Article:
I think it was totally appropriate for the teacher to respond, and I think she did it wonderfully and with class. I have worked in the school system for over 25 years and have noticed a steady increase in the lack of respect these students have for adults. Years ago students would never have shown this type of disrespect, unfortunately this type of behavior begins at home, where the parents leave the job of raising children up to the school system, and then complain when we actually make children accountable for their actions!

    • Christian Chenard

      Tammy, I totally support your assessment. When I had a student displaying other than appropriate decorum to anyone in the school, let alone in my class, the parents were summoned for a conference. If I felt the parents were not serious about taking their child’s conduct in hand, I informed them that the child was no more welcome to come and learn in my classroom. If the school, principal or other person threatened me, I threatened to expose the school. One principal threatened to fire me and he is the one the school board let go. You can stand up to idiots, whether they be school staff or parents, but you just hold your ground.

  • Chanda

    @Shawn why does it have to be BK?! Why not Taco Bell or McDonalds?! I would be frightened to allow this student anywhere near my Whopper.

  • Terrence Richardson

    Oh shut up. Would you rather see another crime story or something on the plane crash instead? Not every news story has to be doom and gloom.

  • dan

    the journalism is the biggest disgrce. the post itself is almost certainly fake. maybe it’s real. maybe.

    more likely, though, it’s a fake designed to appeal to the self righteous (myself included) who want to see dumbasses get their comeuppance. unfortinately, the real punk is the supposed journalist who considers an anonymous internet post from mckinley ‘city unkown’ to be a remotely credible source.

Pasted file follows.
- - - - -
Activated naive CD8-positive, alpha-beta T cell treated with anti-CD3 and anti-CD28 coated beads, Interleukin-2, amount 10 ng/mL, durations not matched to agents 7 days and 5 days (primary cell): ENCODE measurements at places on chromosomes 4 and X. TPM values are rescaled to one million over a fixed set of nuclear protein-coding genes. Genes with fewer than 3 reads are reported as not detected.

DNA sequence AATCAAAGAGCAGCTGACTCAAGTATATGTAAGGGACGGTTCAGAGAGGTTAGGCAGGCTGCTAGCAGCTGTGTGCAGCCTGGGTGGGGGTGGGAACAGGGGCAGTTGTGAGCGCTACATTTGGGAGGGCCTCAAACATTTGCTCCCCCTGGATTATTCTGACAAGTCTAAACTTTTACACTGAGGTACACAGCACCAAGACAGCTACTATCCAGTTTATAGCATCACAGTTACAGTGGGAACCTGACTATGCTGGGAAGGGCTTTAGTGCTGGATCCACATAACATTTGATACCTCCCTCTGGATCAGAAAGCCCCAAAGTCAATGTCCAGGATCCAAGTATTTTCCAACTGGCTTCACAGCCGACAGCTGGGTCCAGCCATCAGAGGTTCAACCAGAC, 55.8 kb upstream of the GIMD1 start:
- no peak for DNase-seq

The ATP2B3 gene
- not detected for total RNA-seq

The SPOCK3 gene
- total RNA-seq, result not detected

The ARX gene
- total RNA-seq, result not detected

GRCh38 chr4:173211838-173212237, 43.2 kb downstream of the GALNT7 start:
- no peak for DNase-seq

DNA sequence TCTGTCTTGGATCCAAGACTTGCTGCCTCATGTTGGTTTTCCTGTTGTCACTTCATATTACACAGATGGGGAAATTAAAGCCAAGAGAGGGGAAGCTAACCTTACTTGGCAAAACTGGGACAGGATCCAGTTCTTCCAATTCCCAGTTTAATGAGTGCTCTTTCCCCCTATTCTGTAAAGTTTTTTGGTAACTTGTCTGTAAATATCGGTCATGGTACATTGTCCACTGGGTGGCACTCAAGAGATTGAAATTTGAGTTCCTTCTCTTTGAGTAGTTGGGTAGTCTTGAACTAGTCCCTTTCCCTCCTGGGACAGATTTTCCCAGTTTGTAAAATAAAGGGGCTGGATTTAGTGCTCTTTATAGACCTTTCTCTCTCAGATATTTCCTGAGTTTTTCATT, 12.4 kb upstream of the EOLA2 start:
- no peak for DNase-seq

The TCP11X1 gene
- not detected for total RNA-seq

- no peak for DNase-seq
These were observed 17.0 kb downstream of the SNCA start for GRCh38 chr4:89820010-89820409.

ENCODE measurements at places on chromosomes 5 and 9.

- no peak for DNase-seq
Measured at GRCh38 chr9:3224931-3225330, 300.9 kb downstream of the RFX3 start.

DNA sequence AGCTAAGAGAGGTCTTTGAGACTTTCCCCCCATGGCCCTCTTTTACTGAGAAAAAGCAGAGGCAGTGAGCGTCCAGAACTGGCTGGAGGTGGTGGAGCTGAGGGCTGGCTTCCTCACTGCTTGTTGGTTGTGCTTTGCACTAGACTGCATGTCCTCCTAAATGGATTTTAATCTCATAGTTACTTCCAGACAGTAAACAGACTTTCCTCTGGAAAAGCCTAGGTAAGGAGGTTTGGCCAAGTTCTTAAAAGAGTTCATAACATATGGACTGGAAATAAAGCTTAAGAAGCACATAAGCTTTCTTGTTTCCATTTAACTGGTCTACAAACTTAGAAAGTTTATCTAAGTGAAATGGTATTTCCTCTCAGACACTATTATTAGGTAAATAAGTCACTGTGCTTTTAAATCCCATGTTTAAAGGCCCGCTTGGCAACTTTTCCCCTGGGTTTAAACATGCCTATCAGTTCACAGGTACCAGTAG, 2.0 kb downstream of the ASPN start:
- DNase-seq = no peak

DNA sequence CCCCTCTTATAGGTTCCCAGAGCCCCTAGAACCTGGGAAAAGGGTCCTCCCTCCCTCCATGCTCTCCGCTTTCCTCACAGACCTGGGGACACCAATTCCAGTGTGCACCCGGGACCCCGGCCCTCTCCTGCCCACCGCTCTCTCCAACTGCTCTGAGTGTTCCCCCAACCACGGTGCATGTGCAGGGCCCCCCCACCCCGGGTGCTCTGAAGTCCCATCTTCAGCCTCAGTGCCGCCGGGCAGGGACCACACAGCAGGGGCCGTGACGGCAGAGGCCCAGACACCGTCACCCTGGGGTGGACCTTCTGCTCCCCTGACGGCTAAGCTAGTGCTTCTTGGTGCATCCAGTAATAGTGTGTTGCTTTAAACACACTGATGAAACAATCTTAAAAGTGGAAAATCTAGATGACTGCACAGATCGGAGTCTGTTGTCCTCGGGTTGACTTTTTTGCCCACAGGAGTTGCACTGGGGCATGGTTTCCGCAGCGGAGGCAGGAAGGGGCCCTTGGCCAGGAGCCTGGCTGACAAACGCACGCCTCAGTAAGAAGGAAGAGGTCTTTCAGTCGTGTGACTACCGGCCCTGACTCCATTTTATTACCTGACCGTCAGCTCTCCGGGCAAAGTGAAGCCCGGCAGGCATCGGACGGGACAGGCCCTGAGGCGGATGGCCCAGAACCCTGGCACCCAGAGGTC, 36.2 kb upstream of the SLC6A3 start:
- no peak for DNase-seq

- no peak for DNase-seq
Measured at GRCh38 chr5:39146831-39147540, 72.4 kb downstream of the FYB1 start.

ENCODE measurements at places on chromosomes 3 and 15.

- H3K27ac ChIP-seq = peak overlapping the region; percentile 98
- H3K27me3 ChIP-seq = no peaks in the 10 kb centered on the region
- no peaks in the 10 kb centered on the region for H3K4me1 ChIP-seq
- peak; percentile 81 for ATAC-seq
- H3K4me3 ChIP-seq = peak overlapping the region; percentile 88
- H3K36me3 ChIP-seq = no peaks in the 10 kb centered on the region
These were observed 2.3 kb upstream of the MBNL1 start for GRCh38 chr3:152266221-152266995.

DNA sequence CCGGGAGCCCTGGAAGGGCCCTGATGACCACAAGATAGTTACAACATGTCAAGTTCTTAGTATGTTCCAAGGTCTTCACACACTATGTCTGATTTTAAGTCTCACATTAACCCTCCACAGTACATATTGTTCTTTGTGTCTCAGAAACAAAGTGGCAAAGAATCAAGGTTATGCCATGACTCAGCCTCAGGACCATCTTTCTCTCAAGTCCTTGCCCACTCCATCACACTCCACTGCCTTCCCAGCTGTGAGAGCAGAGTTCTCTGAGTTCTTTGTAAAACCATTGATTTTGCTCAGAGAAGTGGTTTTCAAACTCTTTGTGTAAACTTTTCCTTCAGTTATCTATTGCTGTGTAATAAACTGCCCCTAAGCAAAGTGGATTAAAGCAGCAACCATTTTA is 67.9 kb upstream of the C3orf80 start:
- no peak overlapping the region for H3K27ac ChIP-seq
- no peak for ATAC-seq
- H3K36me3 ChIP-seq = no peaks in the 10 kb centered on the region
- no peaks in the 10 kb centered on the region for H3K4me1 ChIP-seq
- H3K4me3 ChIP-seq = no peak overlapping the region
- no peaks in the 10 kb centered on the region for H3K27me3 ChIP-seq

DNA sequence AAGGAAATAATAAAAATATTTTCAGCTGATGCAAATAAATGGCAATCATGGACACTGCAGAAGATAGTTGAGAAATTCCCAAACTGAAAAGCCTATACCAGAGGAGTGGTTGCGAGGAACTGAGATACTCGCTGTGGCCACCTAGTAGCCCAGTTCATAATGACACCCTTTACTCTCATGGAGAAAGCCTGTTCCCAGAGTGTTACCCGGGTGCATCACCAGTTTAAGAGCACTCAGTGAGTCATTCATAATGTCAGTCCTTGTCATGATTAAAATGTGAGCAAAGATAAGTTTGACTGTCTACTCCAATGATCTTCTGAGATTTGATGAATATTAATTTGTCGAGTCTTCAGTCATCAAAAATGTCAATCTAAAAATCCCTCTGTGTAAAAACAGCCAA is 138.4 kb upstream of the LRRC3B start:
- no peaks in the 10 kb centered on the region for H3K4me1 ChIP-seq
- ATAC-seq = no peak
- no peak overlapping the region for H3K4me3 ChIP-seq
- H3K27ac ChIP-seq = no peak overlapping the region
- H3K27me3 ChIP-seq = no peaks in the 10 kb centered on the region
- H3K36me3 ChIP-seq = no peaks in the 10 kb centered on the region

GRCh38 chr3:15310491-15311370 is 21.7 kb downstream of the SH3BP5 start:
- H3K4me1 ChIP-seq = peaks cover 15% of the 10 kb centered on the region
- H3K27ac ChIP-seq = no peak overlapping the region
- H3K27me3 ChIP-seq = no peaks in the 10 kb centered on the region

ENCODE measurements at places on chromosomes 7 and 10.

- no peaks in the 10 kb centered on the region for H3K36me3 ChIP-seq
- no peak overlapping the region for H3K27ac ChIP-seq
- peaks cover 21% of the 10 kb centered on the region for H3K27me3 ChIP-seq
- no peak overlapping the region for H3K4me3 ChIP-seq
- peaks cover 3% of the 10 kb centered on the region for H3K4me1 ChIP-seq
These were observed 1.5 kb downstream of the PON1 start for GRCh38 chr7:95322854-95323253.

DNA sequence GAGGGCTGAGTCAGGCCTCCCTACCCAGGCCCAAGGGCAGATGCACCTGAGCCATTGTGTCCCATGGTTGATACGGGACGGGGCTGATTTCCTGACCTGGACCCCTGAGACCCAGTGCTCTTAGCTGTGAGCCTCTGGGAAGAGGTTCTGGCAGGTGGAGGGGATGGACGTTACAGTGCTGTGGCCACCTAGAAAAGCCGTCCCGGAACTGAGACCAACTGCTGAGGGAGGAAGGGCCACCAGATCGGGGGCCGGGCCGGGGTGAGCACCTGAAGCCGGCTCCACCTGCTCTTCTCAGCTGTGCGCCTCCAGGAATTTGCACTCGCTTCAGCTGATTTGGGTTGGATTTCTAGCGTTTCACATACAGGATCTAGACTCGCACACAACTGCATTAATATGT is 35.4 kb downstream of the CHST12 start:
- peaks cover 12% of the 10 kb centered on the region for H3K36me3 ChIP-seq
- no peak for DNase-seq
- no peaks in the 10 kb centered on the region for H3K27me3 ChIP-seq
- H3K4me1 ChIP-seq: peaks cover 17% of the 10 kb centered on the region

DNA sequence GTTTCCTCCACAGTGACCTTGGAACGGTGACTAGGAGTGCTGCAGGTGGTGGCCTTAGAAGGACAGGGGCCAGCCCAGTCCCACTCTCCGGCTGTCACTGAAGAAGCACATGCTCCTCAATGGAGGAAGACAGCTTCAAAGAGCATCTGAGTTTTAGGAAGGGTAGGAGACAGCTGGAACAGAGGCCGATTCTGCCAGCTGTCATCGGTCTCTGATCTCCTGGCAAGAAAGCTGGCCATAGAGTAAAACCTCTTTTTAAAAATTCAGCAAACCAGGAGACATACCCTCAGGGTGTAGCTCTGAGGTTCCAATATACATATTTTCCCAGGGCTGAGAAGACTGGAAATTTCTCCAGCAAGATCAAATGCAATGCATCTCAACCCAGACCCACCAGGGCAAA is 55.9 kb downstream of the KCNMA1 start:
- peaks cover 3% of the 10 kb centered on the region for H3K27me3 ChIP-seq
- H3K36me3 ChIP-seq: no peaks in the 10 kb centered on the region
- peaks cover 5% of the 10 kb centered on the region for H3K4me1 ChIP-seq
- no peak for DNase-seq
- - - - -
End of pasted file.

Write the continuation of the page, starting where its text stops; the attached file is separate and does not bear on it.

• Bernie

    The teacher should know who this person is by looking at the trend of misspelled word compared to old homework. I’m not surprised that the standards have been lowered to have passed a student with this much inadept intellect.

  • retiring cop!

    I think this teacher is awesome. He or she understands that you cannot educate a student who does not want to learn. If the student does not try, they cannot learn. What will happen though? Like all of us things that we lack the foresight to recognize the importance of when we are young, we will come to value later when we mature. A harsh response could shut the door for a future desire to learn, but this response leaves the door open, and does not add the shame and guilt that could prevent a person from trying later. The most important quality of a teacher is a heart for their students!

  • Michelle Pepper

    The sad matter of all of this is that people are down on a teacher for this. Really? The saddest day in my life was correcting a letter sent home from my middle school daughter’s English teacher. Twenty-three errors in spelling,syntax, usage, and grammar were found in her “Welcome to English class” letter. My daughter was incredulous over this. The teacher was afraid of me the rest of the year. Maybe because I had a Bachelor’s degree in English and she had two classes at most?

    • Warnie Pritchett

      I can’t really blame the teacher in that instance unless said teacher specifically had an English degree. If the teacher didn’t have an English degree, you’ve stumbled upon a major issue within public school systems: teachers being forced into subjects beyond their knowledge.

      My 11th grade U.S. History teacher was a first time History teacher. The teacher had been in the school system for 18 years but she had an English degree and taught English her entire career. The summer prior to my Junior year, she was told the only openings they had were for U.S. History and Senior Government. If she wanted her contract picked up, she would have to take one of those positions. As you can imagine, the class was the worst History course I’ve ever had. Dates and names were incorrect on tests, lesson plans were half-baked, and there was no enthusiasm from the teacher at all. In fact, she’d complain at least once a week, to ALL the students in the class, that she hated history and wanted to go back to teaching English.

      The same thing happened to my former 7th Grade teacher – now retired – who had an advanced degree in Mathematics. When she was my teacher, she taught math and history. Two years later, the administration moved her to ENGLISH and History, where she stayed for the remainder of her career.